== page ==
Julianne Hough is opening up about her experience with endometriosis. The 28-year-old actress and dancer was first diagnosed with the disease in 2008, and is now teaming up with the national campaign Get in the Know About ME in EndoMEtriosis to help raise endometriosis awareness. Endometriosis is thought to affect as many as 6.5 million women in the United States, but many people don't know much about it, which is one of the reasons why Hough was motivated to speak out.

"It's such a weird, awkward thing to talk about, and that's why we're here with this campaign, to bring awareness to women and also people around you—friends, colleagues, siblings," she tells Health. "You might not be the 'me' in endometriosis, but maybe someone around you is."

Endometriosis causes the endometrial tissue to migrate outside of the uterus. Symptoms can include painful periods, excessive bleeding, and pelvic pain that can be severe. But it's notoriously difficult to diagnose, and doctors often mistake endometriosis for pelvic inflammatory disease, irritable bowel syndrome, or just a bad case of PMS—which is what Hough initially assumed her symptoms were.

"I started having symptoms when I was 15, but didn't really realize that it was anything more than just being a woman," she says, telling us she would experience "really, really sharp" pelvic pains that became debilitating. "I'd have to stop for almost 30 seconds and just like, curl down for a minute."

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Women with endometriosis are more likely to experience pain on their periods, but symptoms can last longer, as well. "It was throughout the month, and I had really heavy bleeding for the whole month," Hough says. "It was really bad, but I thought, 'Oh, I'm just weird.'"

When she first moved to Los Angeles, Hough's roommate at the time had endometriosis and often spoke about it. But she didn't make the connection to her own symptoms.

"When she first said she had endometriosis, I was like, 'Oh, that sounds way too medical, I don't know what that means,' and it just went right over my head," Hough says. "Even though I was like, 'That kind of sounds like me, I have that too.'"

Hough was "properly diagnosed" in 2008 while competing on Dancing With the Stars, she says. In a 2008 interview with People, she described being hunched over backstage with abdominal pains so severe that “it felt like a knife was being stabbed in me,” she said. A hospital visit revealed endometriosis-related scar tissue that had spread to her appendix, which was about to burst. A week later, she underwent laproscopic surgery to remove scar tissue and her appendix. 

"It was sort of a relief to know that I actually had a name to the pain and that it wasn't just part of being a woman, and that I had to tough it out," she says.

Hough still experiences endometriosis symptoms today. To manage them, she focuses on eating well ("I'm not into a lot of acidic foods, and I don't really binge eat") and getting plenty of exercise. The actress is known for her love of fitness—she's been a professional dancer since age 15, has shown off her moves on Grease Live! and DWTS, and even has her own line with MPG Sport. "I definitely live with [endometriosis] every day," she says, and she admits it's not always easy to feel motivated on days when her symptoms are acting up.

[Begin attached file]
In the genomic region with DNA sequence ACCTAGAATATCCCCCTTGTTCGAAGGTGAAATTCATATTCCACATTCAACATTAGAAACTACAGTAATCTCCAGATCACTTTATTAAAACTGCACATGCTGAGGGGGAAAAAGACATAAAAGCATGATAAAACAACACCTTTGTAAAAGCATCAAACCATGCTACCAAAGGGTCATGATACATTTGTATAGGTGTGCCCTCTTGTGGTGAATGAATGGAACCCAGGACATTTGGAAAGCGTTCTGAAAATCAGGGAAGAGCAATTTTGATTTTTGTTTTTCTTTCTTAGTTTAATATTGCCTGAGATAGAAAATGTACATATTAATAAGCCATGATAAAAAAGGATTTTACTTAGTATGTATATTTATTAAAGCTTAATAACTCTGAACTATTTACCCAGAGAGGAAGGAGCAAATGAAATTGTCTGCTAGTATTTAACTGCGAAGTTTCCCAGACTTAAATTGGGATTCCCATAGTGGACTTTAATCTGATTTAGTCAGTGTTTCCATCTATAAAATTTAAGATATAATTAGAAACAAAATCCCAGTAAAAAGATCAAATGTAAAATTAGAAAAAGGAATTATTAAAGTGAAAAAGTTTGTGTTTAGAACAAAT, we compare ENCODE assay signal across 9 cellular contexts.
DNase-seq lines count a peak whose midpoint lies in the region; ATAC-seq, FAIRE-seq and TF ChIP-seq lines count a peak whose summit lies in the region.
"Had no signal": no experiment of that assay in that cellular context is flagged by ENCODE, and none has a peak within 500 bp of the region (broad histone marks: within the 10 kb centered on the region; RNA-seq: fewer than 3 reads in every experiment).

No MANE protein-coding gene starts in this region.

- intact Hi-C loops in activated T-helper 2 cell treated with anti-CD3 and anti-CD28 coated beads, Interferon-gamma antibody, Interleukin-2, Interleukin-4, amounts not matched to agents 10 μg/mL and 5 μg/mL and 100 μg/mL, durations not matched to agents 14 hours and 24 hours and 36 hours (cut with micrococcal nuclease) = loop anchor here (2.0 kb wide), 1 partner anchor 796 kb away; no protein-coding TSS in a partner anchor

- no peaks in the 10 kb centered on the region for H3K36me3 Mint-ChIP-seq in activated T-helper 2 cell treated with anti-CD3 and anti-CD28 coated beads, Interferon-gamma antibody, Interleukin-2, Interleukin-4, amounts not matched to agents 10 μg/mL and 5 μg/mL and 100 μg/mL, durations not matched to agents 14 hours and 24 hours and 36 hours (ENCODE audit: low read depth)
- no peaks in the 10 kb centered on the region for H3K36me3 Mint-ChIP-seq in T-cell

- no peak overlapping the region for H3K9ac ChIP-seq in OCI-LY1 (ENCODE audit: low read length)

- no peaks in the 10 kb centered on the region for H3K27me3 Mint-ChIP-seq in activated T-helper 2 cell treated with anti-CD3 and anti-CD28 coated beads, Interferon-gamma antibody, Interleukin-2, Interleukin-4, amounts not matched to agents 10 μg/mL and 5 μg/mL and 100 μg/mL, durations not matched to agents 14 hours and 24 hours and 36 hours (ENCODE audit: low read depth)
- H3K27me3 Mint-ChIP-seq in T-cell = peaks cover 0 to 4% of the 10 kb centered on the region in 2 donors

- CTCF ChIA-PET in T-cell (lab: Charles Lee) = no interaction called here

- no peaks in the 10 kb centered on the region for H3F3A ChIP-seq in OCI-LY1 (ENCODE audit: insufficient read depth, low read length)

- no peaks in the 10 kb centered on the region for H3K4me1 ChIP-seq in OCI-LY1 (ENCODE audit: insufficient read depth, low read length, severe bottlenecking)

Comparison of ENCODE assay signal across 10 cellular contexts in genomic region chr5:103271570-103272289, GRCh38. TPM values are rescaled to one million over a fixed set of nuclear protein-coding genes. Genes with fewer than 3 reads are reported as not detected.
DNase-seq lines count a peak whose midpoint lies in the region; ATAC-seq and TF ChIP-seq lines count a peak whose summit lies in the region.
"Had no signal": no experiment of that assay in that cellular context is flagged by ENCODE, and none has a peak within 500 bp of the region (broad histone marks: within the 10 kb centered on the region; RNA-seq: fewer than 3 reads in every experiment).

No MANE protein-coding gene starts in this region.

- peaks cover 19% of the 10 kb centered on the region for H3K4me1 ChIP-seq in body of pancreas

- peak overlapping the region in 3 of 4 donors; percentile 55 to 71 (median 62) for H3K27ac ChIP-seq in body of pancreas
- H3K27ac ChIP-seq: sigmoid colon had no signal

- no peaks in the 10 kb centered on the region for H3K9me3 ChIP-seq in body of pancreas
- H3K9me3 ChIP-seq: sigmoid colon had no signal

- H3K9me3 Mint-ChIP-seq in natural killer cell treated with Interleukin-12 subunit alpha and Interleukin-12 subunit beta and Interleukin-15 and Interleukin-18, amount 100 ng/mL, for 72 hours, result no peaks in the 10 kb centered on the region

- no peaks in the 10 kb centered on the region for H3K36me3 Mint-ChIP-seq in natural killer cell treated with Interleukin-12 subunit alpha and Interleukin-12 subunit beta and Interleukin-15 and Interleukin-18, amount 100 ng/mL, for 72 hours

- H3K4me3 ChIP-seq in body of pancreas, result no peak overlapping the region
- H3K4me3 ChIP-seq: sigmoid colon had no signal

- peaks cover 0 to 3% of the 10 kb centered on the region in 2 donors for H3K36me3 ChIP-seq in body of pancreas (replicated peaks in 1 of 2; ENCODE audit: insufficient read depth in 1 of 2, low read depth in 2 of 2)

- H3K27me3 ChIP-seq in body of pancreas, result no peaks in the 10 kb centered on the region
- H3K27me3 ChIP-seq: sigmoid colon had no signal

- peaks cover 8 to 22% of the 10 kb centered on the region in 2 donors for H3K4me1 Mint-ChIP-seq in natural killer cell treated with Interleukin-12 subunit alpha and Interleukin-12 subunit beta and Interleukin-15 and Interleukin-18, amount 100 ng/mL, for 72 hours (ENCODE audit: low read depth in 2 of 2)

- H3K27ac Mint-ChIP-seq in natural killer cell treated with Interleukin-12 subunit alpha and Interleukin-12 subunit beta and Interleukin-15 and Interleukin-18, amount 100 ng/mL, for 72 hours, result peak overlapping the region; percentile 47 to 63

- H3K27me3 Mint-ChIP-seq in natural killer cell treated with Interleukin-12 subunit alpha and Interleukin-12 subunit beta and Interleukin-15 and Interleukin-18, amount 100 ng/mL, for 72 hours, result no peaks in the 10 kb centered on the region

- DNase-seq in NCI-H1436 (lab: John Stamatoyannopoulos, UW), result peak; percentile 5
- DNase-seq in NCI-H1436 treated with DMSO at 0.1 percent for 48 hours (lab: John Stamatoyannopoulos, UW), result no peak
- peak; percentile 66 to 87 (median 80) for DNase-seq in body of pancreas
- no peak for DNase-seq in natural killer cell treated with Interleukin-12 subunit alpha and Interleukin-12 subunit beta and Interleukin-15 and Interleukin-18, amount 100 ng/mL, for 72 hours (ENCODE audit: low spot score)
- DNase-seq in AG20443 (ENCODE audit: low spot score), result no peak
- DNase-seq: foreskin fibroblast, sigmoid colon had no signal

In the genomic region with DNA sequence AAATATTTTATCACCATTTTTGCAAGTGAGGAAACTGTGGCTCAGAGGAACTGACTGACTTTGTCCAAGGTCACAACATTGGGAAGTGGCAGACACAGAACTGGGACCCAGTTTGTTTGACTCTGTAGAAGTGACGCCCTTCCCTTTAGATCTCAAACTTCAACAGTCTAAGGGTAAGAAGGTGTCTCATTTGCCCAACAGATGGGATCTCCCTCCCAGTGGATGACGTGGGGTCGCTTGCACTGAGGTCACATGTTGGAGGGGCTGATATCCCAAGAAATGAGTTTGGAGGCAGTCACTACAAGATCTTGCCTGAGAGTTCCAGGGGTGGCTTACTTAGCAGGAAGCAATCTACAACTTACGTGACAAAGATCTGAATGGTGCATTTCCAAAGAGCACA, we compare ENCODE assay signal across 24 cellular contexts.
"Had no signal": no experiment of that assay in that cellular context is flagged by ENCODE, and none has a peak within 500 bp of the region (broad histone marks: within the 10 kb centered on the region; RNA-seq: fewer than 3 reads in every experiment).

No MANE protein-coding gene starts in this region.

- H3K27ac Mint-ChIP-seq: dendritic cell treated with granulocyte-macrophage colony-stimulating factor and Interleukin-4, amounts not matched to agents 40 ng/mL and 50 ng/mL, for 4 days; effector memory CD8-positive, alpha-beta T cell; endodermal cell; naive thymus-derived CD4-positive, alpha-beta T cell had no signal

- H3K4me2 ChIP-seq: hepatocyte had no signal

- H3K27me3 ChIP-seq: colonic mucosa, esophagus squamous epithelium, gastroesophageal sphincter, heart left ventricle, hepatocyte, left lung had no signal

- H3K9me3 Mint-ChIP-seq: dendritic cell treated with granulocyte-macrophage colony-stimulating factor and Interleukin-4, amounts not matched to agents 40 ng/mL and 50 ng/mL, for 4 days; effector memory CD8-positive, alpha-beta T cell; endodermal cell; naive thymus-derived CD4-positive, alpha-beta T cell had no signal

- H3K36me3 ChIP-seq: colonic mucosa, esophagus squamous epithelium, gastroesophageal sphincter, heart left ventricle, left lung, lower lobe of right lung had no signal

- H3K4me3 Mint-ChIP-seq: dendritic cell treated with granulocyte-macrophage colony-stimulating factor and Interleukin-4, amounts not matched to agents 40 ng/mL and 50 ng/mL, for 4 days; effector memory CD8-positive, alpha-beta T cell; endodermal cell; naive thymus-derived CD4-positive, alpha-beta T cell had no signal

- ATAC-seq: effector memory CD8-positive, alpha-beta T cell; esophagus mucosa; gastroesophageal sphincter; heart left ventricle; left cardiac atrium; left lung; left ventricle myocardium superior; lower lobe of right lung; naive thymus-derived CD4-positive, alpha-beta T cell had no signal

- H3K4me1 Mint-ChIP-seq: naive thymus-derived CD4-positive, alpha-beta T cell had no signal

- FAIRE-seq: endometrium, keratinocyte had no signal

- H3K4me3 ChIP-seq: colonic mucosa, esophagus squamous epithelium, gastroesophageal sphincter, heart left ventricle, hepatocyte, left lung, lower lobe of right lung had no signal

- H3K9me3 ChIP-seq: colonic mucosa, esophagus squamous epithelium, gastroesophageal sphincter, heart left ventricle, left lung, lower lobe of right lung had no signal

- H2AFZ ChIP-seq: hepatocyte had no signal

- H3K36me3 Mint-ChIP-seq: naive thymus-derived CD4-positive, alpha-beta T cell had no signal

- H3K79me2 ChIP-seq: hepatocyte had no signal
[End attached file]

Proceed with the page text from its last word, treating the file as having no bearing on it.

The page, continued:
"Sometimes I don't [work out] because it's too much," she says. On these not-so-great days, she likes to take a hot bath and turns to her trusty hot water bottle to ease cramps. "I call it the boiling baby because I hold it like a baby and I tend to, like, rock."

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Hough—who joins a growing list of public figures using their platforms to raise awareness for the disease, including Lena Dunham, Padma Lakshmi, Tia Mowry, the singer Halsey—hopes that by speaking out, she can help more women identify symptoms of endometriosis and visit their doctor for a diagnosis.

"Hopefully because of my story and being able to talk about it, people will hear it and be more aware that maybe they might have it," she says.

One of the reasons why this is so important to Hough is because being able to tell people what she's going through has made a big difference for her, she says.

"It's a relief, because if I'm in a photo shoot or on set doing something or I'm dancing, I can take a minute and have a break if I need to," Hough says. "I don't feel like I have to hide or push through the pain. I can take a second, because people understand and they know."

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She's also become the go-to person that her friends call for advice about their own menstrual pain.

"I'm kind of the girlfriend in my friend circle where they all call me when they're going through something, and are like, 'What do I do, this pain is so bad, I'm throwing up," she says. "Because I'm able to talk about it openly, people feel comfortable and understood."

What would Hough say to someone who just found out they were diagnosed with this disease? "Welcome to the club! You're not alone," she says. "We're here to support each other and empower each other. We're in this together."